Market intelligence for international student recruitment from ICEF
16th Aug 2016

Taiwan’s higher education enrolment starts a downward slide

A predicted downturn in higher education enrolment in Taiwan has started to kick in more strongly over the last year. Earlier this month, the country’s College Entrance Examination Enrollment Distribution Committee released figures indicating that as many as 23 Taiwanese universities will face enrolment shortfalls this year. All told, 203 academic departments will admit fewer students than expected, and the drop will be particularly acute for six private institutions. Mingdao University, Huafan University, Hsuan Chuang University, the University of Kang Ning, Kainan University, and Chung Hua University will all see student commencements of less than half of their admissions targets for the year. "Although some of these schools had similarly low enrolment numbers between 2008 and 2010, this year’s overall situation is historically the worst faced by the schools to date," an unnamed committee member said to the Taipei Times. Echoing the experience of some of its East Asian neighbours (Japan and Korea, in particular), Taiwan’s declining birth rate is a big part of this story. After years of low birth rates, the Ministry of Education projects that university enrolment in Taiwan will fall by about a third through the next decade. Ministry forecasts had projected a sharp decline in Taiwan’s population of university students beginning in 2016, and indicate the country’s university enrolment could decline by as many as 310,000 students overall (that is, in both private and public universities) from 2013 to 2023. Those projections are now being reinforced by current-year data, such as the enrolment figures from the Enrollment Distribution Committee, and also by updated government forecasts. Lee Yen-yi, Director General of the Higher Education Department at the Ministry of Education, recently explained to Taiwan Business Topics that new student enrolment for 2015/16 dropped to 250,000 students, from 270,000 the year before, for a year-over-year decline of 7.4%. "Going forward, this trend will become increasingly pronounced and steep," Mr Lee added. "By the 2019 academic year, new enrolment will drop by 30,000 students from the previous year. Student numbers are dropping, but the schools are still there. The number of students they’re competing for is dwindling." But a lower birth rate is only part of the equation at work in Taiwanese higher education as the system itself has expanded considerably over the past two-to-three decades. In the mid-1980s, there were less than 30 universities in Taiwan, and under 200,000 students enrolled in higher education (for a gross enrolment ratio of about 21%). Again from Taiwan Business Topics: "Fast forward 20 years to 2005 and a vastly different educational landscape comes into view, with 145 colleges and universities serving 1.1 million students - and 82% of 18- to 21-year-olds enrolled." Simply put, Taiwan now has more universities than it needs. Last year, the Ministry has announced plans to merge or close up to 52 institutions, and the first such moves are already underway. Some institutions are forming consortia to combine faculty and resources, including shared or joint programmes. And two public institutions in the northern city of Hsinchu have filed a formal proposal with the ministry to merge. Under the plan, which is meant to be implemented gradually over the coming decade, National Tsing Hua University will effectively absorb the National Hsinchu University of Education.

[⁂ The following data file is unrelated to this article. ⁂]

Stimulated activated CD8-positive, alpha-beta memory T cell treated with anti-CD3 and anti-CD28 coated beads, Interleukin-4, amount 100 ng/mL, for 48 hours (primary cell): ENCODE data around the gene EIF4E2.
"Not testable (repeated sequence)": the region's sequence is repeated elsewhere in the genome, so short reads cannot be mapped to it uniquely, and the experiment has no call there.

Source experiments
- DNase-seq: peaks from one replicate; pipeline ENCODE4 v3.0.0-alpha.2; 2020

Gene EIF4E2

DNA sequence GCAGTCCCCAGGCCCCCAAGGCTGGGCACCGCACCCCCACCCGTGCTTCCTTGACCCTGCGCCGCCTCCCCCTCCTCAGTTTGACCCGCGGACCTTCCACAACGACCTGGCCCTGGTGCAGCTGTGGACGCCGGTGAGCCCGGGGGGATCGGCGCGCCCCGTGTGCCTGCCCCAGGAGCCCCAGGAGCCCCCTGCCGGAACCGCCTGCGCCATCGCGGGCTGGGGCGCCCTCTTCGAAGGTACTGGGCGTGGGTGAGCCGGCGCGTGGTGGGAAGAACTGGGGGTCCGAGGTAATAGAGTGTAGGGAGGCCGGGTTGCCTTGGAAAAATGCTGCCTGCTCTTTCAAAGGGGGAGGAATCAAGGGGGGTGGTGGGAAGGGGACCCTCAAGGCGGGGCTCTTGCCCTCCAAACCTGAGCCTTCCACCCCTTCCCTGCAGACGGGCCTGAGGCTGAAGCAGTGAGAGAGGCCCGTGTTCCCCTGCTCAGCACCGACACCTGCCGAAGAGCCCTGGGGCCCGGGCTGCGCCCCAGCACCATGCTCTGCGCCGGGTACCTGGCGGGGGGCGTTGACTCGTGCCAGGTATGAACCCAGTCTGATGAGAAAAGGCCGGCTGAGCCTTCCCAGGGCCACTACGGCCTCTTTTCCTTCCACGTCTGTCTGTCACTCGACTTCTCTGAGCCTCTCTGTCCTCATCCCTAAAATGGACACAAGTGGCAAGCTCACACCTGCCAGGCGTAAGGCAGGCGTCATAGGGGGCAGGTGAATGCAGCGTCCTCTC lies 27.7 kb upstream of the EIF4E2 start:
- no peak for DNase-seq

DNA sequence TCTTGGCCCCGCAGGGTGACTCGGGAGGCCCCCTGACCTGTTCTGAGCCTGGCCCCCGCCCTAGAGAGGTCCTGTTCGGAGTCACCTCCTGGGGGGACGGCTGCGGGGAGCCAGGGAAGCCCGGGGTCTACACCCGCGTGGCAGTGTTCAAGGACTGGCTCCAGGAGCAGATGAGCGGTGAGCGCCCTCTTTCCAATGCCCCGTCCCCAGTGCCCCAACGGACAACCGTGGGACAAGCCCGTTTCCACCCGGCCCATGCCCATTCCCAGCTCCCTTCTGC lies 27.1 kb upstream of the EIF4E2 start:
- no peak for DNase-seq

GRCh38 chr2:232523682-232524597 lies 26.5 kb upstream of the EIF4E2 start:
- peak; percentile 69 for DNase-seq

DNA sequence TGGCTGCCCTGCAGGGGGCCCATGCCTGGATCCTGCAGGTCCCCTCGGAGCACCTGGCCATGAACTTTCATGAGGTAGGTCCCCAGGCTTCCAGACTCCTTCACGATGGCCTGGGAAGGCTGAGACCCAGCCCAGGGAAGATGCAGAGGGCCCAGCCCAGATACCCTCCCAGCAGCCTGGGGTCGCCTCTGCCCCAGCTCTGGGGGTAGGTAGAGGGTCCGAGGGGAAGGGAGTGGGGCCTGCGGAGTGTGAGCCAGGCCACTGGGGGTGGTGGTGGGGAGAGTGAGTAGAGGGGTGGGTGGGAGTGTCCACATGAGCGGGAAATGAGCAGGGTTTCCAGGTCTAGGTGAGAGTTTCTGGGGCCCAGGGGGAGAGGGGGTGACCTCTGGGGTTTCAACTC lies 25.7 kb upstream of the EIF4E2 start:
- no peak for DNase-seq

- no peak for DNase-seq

Aligning with the job market

Aside from this supply-demand disconnect in Taiwanese higher education, there is also the question of graduate outcomes. As a recent Brookings Institution report puts it, "Each year, approximately 300,000 students graduate from universities, among which many become unemployed." higher-education-enrolment-in-taiwan-2004-2013 Higher education enrolment in Taiwan, 2004-2013. Source: Taiwan Ministry of Education Brookings points to a 2010 survey indicating that only a quarter of recent university graduates were successful in finding a job related to their field of study. "The unemployment rate of university graduates increased from 2.7% in 1993 to 5.84% in 2012," adds the report. "The university graduate unemployment rate has been higher than unemployment rates for all other levels of education, including those without college degrees, since 2011 and remained at 4.8% in April 2014." Part of the issue here is an apparent mismatch between the system’s output of graduates and the skills or training that the economy requires, particularly with respect to high technology industries. Harking back to this year’s enrolment shortfall, College Entrance Examination Enrollment Distribution Committee member Wang Shih-hao said, "If you look at the schools that are having trouble finding students, you might find similarities in their programmes, such as those for electrical and mechanical machinery, which in general are having trouble attracting students." As these observations suggest, reducing the scale of higher education in Taiwan is one important step toward aligning the system with the needs of students and families. But matching higher education policy and programmes with the needs of the country’s employers is another critical aspect of strengthening the system for the long-term. These same forces will act on student mobility as well. We can already see today that Taiwanese universities are making greater efforts to attract students from abroad (and particularly from within Asia). But the worsening employment outlook for domestic graduates means that foreign providers might also play a larger role in preparing graduates for careers in technology or other high-demand fields.

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